There have been many biographies of Sir Ernest Shackleton, but until now, “no previous Shackleton biographer has man-hauled a heavy sledge load through the great crevasse of icefields of the Beardmore Glacier, explored undiscovered icefields or walked a thousand miles on poisoned feet, hundreds of miles away from civilization.” So writes Sir Ranulph Fiennes in ‘Shackleton: A Biography’ - a book in which one of the most famous explorers of the modern age tells the story of one of the most famous Antarctic explorers of all time.
The biography tells the story of a young Irishman who through keen reading developed a passion for adventure. Leaving school at 16, Shackleton embarked on a journey of four years at sea on the Hoghton Tower, an old-fashioned, three-masted ship. We learn of his pursuit of his future wife Emily Dorman (and his possible infidelities), and how he excelled in social circles and as a public speaker. Above all, Shackleton yearned to make a name for himself, and so leapt at the chance to join Captain Robert Falcon Scott’s Discovery voyage.
No previous Shackleton biographer has man-hauled a heavy sledge load through the great crevasse of icefields of the Beardmore Glacier
Scott would choose Shackleton as his third man (alongside Edward Wilson), to make an attempt on the South Pole itself. They beat the standing Farthest South record comfortably, but Scott would later denounce Shackleton as an “invalid”, and write “Shackleton has been anything but up to the mark”. Conditions were extreme and the group underprepared. Wilson had to “cocaine” his eyes for snowblindness, and Fiennes reflects on his own experiences in the Antarctic, where “the liquid in my eyes froze”. This is in addition to frostbite and scurvy.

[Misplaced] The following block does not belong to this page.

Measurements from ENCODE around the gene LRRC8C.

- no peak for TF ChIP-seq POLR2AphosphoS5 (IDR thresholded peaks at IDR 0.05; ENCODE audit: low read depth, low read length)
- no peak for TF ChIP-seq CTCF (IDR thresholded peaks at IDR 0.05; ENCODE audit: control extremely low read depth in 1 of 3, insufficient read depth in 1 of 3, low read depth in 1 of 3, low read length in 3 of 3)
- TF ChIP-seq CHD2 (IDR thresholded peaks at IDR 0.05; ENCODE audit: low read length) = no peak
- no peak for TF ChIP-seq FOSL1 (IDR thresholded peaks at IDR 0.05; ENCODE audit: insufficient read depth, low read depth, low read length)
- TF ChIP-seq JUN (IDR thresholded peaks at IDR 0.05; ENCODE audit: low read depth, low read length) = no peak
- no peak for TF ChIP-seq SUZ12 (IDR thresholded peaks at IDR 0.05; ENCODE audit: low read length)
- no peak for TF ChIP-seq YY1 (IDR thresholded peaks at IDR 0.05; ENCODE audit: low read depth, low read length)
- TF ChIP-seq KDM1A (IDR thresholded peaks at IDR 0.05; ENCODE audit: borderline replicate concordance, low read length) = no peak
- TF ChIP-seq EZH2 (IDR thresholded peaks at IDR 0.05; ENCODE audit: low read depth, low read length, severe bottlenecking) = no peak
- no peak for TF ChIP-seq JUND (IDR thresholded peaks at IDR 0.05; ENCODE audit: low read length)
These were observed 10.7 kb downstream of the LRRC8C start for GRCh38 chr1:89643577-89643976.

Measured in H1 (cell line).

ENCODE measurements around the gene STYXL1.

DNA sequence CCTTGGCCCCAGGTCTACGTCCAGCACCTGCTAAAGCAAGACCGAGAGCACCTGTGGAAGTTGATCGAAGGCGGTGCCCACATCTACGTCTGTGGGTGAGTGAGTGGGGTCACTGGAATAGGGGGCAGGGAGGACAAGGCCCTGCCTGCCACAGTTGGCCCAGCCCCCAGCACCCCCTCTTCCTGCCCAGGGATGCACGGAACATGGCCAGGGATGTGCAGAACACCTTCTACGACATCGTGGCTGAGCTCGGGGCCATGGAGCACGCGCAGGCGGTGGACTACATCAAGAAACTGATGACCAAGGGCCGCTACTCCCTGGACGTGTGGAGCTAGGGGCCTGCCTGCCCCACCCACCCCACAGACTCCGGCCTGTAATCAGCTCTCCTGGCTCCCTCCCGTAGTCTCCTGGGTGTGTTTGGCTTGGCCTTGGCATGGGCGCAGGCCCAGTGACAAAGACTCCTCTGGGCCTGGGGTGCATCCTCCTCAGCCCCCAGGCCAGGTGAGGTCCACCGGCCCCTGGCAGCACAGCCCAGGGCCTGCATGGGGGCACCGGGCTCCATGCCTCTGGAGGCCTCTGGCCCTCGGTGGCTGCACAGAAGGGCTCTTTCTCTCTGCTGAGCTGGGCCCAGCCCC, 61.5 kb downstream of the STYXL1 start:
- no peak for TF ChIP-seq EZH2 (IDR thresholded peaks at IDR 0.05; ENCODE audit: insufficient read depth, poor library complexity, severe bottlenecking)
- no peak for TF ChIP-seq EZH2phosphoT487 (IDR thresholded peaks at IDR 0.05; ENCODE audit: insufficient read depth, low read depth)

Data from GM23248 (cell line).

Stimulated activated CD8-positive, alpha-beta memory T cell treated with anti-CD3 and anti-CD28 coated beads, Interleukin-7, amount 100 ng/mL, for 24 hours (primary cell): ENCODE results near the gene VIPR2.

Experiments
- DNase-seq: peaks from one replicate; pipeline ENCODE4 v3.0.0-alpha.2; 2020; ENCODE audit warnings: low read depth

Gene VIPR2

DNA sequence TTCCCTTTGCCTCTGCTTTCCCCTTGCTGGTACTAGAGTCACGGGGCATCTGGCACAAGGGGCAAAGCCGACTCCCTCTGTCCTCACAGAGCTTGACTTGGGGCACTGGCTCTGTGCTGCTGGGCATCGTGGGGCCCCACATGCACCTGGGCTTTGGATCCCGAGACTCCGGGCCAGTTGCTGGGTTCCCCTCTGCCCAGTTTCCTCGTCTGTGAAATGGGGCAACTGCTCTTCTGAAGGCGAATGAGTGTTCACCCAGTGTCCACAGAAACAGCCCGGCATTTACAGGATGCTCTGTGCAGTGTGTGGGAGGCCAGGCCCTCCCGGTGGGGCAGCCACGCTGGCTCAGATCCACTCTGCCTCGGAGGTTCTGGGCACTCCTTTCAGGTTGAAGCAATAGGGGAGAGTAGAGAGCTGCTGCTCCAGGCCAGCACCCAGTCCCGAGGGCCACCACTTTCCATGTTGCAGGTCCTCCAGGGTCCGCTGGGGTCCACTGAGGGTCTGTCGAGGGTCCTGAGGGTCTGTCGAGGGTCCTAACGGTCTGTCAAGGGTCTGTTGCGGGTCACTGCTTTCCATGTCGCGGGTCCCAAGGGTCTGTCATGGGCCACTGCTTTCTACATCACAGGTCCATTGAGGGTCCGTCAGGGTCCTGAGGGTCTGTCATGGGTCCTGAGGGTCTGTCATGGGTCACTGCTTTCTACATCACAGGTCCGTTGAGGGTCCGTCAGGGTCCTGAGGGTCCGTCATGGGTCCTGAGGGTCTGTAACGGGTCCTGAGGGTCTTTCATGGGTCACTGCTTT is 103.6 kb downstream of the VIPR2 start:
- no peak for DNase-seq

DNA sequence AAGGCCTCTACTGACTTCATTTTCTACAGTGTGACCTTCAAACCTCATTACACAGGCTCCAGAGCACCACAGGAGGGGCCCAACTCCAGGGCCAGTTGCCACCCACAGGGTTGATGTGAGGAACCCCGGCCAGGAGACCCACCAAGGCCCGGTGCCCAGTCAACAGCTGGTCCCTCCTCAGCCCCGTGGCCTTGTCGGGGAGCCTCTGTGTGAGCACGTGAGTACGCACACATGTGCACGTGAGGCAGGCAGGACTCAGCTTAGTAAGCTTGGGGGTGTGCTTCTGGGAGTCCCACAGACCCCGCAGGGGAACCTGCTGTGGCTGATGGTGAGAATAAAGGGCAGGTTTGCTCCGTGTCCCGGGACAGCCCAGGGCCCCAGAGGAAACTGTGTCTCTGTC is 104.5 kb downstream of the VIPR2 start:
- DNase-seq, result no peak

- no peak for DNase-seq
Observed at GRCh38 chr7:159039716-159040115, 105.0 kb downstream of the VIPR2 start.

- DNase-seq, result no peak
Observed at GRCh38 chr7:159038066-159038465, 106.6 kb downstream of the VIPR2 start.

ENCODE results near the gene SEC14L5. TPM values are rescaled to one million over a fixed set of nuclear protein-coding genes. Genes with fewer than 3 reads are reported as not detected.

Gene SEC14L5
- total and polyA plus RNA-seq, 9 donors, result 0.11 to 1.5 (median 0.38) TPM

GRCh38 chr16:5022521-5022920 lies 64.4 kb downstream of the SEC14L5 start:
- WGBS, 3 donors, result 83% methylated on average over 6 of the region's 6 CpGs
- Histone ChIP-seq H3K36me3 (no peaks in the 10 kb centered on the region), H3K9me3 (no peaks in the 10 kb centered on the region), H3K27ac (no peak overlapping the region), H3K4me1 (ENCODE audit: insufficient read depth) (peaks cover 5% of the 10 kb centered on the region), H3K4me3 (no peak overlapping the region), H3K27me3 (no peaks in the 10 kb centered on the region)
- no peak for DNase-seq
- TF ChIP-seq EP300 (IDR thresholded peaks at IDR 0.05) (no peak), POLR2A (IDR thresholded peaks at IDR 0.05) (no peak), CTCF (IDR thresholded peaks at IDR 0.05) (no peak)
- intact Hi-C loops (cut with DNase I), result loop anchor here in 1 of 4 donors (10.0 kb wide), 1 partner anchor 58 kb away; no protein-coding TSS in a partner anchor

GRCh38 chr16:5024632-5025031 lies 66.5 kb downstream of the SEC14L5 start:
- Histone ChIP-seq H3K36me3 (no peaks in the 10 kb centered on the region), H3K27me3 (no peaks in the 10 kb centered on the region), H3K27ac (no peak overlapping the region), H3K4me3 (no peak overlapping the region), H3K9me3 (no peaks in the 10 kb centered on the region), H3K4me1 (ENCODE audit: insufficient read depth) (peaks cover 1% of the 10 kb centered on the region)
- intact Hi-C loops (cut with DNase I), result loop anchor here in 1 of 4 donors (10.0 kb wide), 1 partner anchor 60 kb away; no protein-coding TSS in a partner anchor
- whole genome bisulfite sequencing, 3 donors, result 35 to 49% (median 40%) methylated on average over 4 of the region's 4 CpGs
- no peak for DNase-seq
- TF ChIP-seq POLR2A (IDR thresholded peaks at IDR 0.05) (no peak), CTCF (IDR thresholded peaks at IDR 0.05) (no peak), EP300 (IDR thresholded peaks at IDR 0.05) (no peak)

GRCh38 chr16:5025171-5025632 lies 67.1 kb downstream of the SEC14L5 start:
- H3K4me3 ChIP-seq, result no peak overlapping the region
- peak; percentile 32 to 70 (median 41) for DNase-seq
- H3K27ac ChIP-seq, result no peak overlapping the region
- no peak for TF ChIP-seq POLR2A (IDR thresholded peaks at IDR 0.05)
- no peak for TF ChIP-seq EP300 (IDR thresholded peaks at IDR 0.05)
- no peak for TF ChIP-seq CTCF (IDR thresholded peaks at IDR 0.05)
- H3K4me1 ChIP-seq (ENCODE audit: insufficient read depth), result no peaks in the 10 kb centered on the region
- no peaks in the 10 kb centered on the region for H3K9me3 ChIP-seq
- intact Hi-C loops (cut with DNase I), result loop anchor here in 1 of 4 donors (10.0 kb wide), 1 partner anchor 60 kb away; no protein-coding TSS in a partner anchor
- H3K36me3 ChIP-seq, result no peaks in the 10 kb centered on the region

By his own admission, Shackleton broke down on the return journey, but he was dismayed to be sent home early by Scott on their return to the Discovery. Scott said that this decision was motivated by Shackleton’s poor health, but on-board doctors believed there was no real necessity to send him home. It is possible that Shackleton was sent home to discredit him. Some believe that Scott was even in worse health. But Fiennes believes they were friends, and that Scott was indeed scared for Shackleton’s wellbeing. He does go on to write how “forced togetherness breeds dissension,” however, with various examples of his own.
Back home early, Shackleton was able to seize the narrative. He embarked on a lecture tour and - though it put him in great debt, which would haunt him for years - he would now lead a mission of his own to the South Pole on the Nimrod. Shackleton’s decision to go south again polarised him from the Royal Geographical Society, who believed that Scott (who was now back from Antarctica and planning another attempt on the pole) had more of a right.
Shackleton’s relationship with both Scott and Wilson was strained, and he was now leaving behind a wife in Emily who had just welcomed a second child. As Fiennes quotes, though: “The lure of the ice, it is a strange and powerful thing.” He goes on: “No matter all the discomfort and failure you might have endured, the urge to return is mesmeric. I’ve often described it as having the same pull as the one the smoker feels when trying to shun thoughts of tobacco.”